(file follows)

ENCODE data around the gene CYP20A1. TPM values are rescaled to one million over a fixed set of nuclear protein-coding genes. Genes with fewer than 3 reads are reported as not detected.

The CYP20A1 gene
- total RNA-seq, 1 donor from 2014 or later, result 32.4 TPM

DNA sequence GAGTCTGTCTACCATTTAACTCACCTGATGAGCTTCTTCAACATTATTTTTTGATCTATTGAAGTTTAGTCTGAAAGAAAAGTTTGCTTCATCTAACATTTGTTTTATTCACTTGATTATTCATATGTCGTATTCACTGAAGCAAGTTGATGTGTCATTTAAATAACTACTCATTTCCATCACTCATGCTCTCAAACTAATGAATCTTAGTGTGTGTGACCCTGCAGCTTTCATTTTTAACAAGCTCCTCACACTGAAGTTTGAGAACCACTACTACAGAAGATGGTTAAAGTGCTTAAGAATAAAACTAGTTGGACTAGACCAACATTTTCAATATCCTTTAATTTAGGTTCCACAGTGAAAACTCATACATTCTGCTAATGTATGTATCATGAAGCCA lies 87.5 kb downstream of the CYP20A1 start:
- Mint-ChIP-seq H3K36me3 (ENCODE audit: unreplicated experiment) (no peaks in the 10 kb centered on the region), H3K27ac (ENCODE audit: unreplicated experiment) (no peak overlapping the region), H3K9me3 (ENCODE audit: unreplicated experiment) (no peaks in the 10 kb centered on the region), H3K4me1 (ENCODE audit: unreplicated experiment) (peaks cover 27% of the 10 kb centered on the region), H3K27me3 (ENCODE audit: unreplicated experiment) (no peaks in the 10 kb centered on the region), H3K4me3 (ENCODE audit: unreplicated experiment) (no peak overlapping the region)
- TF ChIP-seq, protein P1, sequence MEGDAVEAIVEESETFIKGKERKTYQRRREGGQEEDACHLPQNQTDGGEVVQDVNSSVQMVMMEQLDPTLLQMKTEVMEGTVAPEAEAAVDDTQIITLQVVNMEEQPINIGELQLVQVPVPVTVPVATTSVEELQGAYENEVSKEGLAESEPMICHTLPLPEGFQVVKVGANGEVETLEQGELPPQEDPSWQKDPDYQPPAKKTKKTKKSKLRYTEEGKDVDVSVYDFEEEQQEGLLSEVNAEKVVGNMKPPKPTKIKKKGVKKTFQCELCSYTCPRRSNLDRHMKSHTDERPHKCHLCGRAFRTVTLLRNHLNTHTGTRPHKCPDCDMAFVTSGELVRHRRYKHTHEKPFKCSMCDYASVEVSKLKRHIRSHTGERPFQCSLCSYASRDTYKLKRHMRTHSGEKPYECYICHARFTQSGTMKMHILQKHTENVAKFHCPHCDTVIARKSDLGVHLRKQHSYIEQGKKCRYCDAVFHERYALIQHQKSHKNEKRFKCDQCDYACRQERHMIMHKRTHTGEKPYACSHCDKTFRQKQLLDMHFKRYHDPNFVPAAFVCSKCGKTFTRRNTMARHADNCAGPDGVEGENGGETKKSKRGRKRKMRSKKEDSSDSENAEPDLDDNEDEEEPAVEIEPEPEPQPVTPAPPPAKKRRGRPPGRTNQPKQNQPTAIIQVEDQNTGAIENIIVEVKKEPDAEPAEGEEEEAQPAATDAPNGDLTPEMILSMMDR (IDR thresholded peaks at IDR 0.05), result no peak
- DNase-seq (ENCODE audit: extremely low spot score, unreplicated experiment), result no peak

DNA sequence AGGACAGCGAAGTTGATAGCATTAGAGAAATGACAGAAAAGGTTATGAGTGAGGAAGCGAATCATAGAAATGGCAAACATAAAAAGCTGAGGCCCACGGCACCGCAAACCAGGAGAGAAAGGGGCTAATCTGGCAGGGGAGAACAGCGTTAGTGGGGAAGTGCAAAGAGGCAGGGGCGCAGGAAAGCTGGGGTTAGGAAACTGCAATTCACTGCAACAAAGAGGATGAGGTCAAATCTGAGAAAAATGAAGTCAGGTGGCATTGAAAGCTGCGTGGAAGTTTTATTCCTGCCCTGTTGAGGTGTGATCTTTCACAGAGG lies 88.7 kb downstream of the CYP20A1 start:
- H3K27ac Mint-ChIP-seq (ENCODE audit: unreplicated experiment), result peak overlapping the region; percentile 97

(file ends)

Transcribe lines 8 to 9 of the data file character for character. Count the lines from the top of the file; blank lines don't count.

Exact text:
DNA sequence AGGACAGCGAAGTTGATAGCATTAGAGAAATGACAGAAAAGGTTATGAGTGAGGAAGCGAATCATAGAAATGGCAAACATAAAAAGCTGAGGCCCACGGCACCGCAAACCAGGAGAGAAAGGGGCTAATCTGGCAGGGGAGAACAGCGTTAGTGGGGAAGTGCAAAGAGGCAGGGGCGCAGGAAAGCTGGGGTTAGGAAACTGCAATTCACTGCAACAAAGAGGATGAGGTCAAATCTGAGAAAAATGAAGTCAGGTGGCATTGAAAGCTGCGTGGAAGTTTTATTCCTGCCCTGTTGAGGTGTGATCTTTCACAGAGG lies 88.7 kb downstream of the CYP20A1 start:
- H3K27ac Mint-ChIP-seq (ENCODE audit: unreplicated experiment), result peak overlapping the region; percentile 97